We tested for an association between single-nucleotide polymorphisms (SNPs) in the gene encoding matrix metalloproteinase 12 (MMP12) and a measure of lung function (prebronchodilator forced expiratory volume in 1 second [FEV1]) in more than 8300 subjects in seven cohorts that included children and adults. Within the Normative Aging Study (NAS), a cohort of initially healthy adult men, we tested for an association between SNPs that were associated with FEV1 and the time to the onset of COPD. We then examined the relationship between MMP12 SNPs and COPD in two cohorts of adults with COPD or at risk for COPD.
The minor allele (G) of a functional variant in the promoter region of MMP12 (rs2276109 [−82A→G]) was positively associated with FEV1 in a combined analysis of children with asthma and adult former and current smokers in all cohorts (P=2×10−6). This allele was also associated with a reduced risk of the onset of COPD in the NAS cohort (hazard ratio, 0.65; 95% confidence interval [CI], 0.46 to 0.92; P = 0.02) and with a reduced risk of COPD in a cohort of smokers (odds ratio, 0.63; 95% CI, 0.45 to 0.88; P = 0.005) and among participants in a family-based study of early-onset COPD (P = 0.006).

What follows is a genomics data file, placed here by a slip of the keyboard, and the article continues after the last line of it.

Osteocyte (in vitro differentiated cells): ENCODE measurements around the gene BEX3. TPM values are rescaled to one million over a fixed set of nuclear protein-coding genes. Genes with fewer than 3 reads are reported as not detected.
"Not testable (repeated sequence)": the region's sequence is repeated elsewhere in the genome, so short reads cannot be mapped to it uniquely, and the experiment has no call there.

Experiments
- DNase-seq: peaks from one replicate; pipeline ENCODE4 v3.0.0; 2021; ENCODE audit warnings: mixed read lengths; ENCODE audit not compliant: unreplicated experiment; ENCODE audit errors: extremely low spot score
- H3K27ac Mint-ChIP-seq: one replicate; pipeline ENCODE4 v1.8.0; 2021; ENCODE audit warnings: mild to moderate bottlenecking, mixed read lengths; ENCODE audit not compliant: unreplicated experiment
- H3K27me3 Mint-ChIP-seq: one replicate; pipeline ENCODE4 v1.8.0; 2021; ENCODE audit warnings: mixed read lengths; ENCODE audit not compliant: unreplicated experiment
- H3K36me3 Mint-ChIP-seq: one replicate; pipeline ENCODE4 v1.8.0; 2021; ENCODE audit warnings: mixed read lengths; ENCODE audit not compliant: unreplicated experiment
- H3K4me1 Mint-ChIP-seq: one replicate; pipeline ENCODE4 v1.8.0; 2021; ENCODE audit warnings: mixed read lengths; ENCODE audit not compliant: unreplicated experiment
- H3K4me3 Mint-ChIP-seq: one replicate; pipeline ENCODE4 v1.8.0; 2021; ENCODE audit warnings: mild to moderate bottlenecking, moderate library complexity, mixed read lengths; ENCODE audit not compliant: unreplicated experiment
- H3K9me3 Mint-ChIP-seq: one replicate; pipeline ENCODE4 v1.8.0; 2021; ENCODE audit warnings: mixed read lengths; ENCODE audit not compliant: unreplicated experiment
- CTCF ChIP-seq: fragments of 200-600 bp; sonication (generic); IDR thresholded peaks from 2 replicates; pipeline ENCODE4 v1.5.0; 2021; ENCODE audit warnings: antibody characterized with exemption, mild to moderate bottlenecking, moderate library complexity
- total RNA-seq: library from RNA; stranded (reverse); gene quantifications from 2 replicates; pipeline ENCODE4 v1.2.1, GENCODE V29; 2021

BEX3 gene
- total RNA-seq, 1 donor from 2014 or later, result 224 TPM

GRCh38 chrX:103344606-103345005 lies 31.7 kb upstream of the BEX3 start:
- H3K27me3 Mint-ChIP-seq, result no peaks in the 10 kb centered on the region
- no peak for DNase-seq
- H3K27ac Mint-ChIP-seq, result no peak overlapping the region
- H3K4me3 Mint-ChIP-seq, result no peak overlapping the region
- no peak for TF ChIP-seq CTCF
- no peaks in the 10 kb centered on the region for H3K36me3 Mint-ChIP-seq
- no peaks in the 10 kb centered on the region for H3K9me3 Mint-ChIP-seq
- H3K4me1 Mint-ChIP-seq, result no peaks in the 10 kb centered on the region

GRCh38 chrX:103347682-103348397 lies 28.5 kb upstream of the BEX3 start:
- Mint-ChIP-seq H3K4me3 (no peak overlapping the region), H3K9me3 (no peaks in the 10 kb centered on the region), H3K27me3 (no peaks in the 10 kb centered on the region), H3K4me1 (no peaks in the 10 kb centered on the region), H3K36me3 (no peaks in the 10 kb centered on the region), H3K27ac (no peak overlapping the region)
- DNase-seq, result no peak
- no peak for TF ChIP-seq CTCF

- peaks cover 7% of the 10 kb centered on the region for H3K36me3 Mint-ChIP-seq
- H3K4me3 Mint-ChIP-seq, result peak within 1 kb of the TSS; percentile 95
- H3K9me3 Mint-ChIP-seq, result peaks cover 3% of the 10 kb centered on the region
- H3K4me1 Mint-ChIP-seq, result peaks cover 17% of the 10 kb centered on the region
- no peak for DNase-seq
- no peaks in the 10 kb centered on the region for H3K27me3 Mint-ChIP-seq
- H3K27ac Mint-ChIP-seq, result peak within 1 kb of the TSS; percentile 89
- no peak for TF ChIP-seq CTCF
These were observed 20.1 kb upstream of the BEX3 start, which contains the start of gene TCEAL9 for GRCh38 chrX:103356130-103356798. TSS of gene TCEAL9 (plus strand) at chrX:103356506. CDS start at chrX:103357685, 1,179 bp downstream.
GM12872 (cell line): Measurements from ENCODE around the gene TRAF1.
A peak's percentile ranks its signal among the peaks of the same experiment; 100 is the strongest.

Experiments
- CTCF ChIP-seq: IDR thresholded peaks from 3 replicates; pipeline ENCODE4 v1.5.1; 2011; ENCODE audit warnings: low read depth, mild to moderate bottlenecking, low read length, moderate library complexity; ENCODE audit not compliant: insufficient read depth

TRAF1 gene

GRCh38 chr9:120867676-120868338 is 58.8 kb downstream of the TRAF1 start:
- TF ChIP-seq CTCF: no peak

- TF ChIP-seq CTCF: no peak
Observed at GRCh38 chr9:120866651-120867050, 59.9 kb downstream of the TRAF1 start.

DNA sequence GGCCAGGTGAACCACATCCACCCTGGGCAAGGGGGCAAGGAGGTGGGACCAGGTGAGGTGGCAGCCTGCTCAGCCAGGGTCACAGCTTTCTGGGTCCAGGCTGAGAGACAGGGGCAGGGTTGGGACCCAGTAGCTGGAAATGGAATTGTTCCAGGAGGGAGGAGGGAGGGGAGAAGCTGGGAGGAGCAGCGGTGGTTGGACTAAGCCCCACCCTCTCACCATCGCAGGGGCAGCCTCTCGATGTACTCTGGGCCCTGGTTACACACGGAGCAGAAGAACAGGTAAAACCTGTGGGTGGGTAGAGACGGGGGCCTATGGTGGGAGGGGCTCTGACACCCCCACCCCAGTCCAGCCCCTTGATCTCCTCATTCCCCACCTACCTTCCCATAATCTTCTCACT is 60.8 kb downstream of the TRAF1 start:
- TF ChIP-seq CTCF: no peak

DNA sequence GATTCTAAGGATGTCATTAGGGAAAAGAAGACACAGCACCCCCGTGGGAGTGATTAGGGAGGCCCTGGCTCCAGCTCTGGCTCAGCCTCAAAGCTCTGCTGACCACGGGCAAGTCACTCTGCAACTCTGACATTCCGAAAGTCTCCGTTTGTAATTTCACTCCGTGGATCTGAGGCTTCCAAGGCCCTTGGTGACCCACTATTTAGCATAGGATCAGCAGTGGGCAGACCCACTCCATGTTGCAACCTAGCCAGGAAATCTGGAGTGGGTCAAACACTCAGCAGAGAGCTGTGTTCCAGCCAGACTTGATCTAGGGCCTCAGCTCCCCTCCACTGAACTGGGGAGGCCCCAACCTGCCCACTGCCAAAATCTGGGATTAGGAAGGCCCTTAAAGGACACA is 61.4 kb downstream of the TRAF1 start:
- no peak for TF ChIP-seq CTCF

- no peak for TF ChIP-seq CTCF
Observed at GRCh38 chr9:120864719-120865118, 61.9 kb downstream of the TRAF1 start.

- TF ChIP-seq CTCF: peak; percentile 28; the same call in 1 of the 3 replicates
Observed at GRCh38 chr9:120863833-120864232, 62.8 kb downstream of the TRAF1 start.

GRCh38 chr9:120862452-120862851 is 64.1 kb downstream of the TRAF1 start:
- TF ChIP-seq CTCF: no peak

The minor allele of a SNP in MMP12 (rs2276109) is associated with a positive effect on lung function in children with asthma and in adults who smoke. This allele is also associated with a reduced risk of COPD in adult smokers.